Could Earn the State $3 Billion Per Year: PA Considering Legalization of Marijuana


The legalization of marijuana for adult recreation use may be a matter of when, not if, for the Pennsylvania General Assembly.

The Senate Law & Justice Committee held a hearing Monday to “fully understand which states are models of success,” Sen. Mike Regan, R-Cumberland, said in his opening remarks as committee chairman.

“It is not necessary for us to go about this blindly when 18 other states have gone through this process already,” Regan said.

The committee discussed potential tax revenue from a legalized market, adjusting DUI laws, and how to transition the market from a medical one to a medical and recreational one.

READ: Letter to the Editor: PLCB Hinders Citizens’ Freedom of Choice 

Critical from a revenue perspective

“This would be historic legislation for the state of Pennsylvania, and critical from a revenue perspective going forward,” said Sen. James R. Brewster, D-Allegheny.

The revenue could be historic as well. Trent Woloveck, the chief commercial director for Jushi, which has 18 dispensaries in the Commonwealth, in his testimony estimated a legalized market could generate as much as $250 million in tax revenue every month. That’s $3 billion annually.

But those revenues will depend on how well Pennsylvania’s tax structure captures the market. “Colorado is a great example,” Brandon Nemec, the government and regulatory affairs associate for PharmaCann, said. “I’ve seen projections that Colorado is now 80%/20% licit-to-illicit, and that’s eight to nine years into the adult use regulated marketplace.”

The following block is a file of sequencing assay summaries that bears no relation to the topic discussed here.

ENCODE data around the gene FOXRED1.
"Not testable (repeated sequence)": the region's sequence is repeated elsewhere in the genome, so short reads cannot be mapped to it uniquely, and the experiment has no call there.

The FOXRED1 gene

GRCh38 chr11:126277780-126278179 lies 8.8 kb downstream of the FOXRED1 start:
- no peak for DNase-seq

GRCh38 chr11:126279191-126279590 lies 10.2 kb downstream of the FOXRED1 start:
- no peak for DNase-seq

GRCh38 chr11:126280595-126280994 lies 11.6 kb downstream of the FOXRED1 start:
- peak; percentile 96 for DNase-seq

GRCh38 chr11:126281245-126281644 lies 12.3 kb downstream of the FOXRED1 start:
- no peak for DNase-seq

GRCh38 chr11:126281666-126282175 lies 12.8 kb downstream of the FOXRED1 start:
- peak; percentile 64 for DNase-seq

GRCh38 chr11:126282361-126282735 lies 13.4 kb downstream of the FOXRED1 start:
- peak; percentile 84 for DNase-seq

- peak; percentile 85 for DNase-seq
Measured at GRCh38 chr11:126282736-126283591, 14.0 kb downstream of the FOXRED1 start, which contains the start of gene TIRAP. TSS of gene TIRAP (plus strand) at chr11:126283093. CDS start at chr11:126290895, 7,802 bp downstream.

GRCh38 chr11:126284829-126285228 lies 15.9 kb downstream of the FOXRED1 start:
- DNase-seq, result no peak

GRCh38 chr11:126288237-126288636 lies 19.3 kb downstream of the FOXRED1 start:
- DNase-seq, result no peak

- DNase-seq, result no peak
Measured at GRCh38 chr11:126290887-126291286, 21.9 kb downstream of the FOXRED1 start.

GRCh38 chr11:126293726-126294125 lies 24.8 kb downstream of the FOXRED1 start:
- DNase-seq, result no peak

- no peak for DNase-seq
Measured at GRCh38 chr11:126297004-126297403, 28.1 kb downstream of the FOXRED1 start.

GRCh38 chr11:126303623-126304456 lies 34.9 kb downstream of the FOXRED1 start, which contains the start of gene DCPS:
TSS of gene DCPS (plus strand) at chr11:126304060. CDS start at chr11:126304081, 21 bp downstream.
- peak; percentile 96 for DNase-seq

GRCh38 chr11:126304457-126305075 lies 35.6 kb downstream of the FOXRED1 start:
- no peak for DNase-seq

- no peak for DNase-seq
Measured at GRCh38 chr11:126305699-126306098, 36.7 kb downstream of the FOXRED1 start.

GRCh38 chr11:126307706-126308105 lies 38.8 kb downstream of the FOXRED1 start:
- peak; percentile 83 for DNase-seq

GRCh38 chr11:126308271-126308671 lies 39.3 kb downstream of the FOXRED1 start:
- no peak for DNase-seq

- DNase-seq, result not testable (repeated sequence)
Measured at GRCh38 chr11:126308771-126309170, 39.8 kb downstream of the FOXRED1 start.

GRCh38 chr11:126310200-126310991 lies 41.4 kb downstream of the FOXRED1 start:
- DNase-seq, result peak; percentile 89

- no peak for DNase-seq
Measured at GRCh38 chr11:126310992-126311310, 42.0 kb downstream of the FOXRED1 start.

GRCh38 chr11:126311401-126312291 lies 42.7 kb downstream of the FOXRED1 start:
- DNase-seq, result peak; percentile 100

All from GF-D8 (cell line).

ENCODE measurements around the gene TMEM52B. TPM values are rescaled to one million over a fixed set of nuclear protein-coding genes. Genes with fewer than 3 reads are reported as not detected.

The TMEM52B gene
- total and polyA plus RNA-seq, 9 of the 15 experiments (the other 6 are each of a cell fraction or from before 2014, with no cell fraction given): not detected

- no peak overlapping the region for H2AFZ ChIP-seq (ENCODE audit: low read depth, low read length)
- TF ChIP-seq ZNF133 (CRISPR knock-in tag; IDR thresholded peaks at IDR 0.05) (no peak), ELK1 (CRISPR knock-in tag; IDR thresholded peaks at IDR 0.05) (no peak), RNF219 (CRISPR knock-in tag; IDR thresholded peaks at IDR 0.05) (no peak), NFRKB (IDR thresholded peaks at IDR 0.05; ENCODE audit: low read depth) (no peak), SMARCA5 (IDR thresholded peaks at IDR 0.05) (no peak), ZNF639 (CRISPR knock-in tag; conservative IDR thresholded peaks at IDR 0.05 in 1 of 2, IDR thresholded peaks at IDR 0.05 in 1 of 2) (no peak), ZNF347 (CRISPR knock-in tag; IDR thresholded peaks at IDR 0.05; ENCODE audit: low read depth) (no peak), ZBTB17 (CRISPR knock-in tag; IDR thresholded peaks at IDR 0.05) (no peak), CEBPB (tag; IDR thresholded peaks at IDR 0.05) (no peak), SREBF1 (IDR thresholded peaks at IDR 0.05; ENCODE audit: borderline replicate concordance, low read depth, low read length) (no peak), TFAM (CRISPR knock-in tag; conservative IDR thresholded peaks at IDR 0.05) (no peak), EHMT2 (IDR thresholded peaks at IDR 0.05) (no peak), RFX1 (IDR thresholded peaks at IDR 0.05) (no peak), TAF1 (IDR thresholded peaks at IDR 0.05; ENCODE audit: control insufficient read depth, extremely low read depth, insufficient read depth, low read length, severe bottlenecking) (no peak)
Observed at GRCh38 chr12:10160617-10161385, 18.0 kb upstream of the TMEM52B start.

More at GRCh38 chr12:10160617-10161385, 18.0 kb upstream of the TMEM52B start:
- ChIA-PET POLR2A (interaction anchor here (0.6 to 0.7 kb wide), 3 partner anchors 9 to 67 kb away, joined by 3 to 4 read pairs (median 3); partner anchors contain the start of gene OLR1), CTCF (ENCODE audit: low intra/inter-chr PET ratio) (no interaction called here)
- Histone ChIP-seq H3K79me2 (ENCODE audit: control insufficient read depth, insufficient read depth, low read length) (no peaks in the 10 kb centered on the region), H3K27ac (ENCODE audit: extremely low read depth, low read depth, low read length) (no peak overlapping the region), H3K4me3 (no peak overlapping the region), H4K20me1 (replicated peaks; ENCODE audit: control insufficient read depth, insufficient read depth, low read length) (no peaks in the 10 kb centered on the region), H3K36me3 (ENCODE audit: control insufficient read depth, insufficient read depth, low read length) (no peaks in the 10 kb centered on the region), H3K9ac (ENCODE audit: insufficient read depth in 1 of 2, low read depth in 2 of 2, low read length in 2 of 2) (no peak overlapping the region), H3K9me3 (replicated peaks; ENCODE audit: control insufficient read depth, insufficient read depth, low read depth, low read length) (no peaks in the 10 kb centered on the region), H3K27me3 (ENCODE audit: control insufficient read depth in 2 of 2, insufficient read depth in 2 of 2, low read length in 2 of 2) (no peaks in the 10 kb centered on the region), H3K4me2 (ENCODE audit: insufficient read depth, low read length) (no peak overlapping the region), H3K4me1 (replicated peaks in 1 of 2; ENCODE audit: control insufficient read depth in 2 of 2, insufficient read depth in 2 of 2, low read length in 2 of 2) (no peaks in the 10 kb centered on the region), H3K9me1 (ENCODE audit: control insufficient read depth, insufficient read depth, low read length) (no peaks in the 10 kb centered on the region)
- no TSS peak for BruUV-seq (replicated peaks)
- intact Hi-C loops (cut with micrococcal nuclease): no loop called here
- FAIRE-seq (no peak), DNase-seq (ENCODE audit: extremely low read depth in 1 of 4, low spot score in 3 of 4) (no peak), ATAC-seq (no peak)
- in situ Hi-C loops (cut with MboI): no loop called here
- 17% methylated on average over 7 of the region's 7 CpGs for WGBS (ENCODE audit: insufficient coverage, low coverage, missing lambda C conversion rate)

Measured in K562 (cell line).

Other states, such as California and Illinois, may have taxes set too high to capture more than 50% of the market, Nemec said. What’s important is growing the legal market to undermine the black market.

“The speed to establishing the adult use framework is paramount,” Jesse Alderman, a cannabis lawyer with FoleyHoag LLP, said. “The illicit market loves a vacuum of authority.”

Adjustment of DUI laws

If Pennsylvania creates a legal market, though, DUI laws will have to adjust. Currently, a driver can be charged with a DUI if they have marijuana in their system, even if they aren’t impaired. Sober, unimpaired drivers are still at risk of getting a DUI charge. 

“The mere presence of marijuana should not constitute a per se DUI,” said Patrick Nightingale, a consumer advocate with NORML, a pro-legalization organization.

Yet, problems beyond taxation and DUI laws remain.

“None of this legislation is going to make it to the governor’s desk if it doesn’t address our Second Amendment issues that are still illegal on the federal level,” said Sen. Daniel Laughlin, R-Erie.

Until some federal issues get resolved, Laughlin said, state Republicans may be reluctant to embrace legalization.

By Anthony Hennen | The Center Square